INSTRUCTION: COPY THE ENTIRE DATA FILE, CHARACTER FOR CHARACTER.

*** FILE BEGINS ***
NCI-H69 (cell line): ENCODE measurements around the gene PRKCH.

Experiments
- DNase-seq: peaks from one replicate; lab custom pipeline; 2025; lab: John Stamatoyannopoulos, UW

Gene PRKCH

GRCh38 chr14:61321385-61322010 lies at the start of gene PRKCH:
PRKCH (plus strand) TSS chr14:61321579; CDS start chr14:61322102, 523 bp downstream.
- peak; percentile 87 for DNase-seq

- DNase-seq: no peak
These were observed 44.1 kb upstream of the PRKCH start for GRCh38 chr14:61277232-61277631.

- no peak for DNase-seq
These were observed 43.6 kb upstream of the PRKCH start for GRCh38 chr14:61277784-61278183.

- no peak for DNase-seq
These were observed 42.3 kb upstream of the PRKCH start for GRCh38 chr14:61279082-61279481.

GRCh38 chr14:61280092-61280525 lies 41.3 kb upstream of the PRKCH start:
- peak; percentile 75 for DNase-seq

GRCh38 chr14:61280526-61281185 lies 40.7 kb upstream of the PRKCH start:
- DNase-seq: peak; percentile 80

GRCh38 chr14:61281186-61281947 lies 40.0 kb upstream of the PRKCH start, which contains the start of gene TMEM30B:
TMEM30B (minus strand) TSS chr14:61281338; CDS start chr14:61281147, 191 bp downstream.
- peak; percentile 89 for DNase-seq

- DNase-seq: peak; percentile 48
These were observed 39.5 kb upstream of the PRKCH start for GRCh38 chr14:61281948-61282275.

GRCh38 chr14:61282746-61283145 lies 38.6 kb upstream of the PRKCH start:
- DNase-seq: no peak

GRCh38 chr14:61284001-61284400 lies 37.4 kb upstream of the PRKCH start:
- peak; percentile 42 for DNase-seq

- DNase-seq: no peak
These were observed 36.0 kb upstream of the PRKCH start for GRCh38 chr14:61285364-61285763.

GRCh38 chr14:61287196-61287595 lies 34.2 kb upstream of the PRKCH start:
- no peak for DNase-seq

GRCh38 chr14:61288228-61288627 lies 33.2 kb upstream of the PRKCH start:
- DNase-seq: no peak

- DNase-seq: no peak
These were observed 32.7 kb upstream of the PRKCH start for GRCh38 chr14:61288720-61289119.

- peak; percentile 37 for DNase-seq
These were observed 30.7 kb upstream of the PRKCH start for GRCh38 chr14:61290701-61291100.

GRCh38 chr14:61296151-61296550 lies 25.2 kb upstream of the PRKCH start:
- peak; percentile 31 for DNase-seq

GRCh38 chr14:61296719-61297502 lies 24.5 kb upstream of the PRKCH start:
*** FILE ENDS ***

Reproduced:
NCI-H69 (cell line): ENCODE measurements around the gene PRKCH.

Experiments
- DNase-seq: peaks from one replicate; lab custom pipeline; 2025; lab: John Stamatoyannopoulos, UW

Gene PRKCH

GRCh38 chr14:61321385-61322010 lies at the start of gene PRKCH:
PRKCH (plus strand) TSS chr14:61321579; CDS start chr14:61322102, 523 bp downstream.
- peak; percentile 87 for DNase-seq

- DNase-seq: no peak
These were observed 44.1 kb upstream of the PRKCH start for GRCh38 chr14:61277232-61277631.

- no peak for DNase-seq
These were observed 43.6 kb upstream of the PRKCH start for GRCh38 chr14:61277784-61278183.

- no peak for DNase-seq
These were observed 42.3 kb upstream of the PRKCH start for GRCh38 chr14:61279082-61279481.

GRCh38 chr14:61280092-61280525 lies 41.3 kb upstream of the PRKCH start:
- peak; percentile 75 for DNase-seq

GRCh38 chr14:61280526-61281185 lies 40.7 kb upstream of the PRKCH start:
- DNase-seq: peak; percentile 80

GRCh38 chr14:61281186-61281947 lies 40.0 kb upstream of the PRKCH start, which contains the start of gene TMEM30B:
TMEM30B (minus strand) TSS chr14:61281338; CDS start chr14:61281147, 191 bp downstream.
- peak; percentile 89 for DNase-seq

- DNase-seq: peak; percentile 48
These were observed 39.5 kb upstream of the PRKCH start for GRCh38 chr14:61281948-61282275.

GRCh38 chr14:61282746-61283145 lies 38.6 kb upstream of the PRKCH start:
- DNase-seq: no peak

GRCh38 chr14:61284001-61284400 lies 37.4 kb upstream of the PRKCH start:
- peak; percentile 42 for DNase-seq

- DNase-seq: no peak
These were observed 36.0 kb upstream of the PRKCH start for GRCh38 chr14:61285364-61285763.

GRCh38 chr14:61287196-61287595 lies 34.2 kb upstream of the PRKCH start:
- no peak for DNase-seq

GRCh38 chr14:61288228-61288627 lies 33.2 kb upstream of the PRKCH start:
- DNase-seq: no peak

- DNase-seq: no peak
These were observed 32.7 kb upstream of the PRKCH start for GRCh38 chr14:61288720-61289119.

- peak; percentile 37 for DNase-seq
These were observed 30.7 kb upstream of the PRKCH start for GRCh38 chr14:61290701-61291100.

GRCh38 chr14:61296151-61296550 lies 25.2 kb upstream of the PRKCH start:
- peak; percentile 31 for DNase-seq

GRCh38 chr14:61296719-61297502 lies 24.5 kb upstream of the PRKCH start: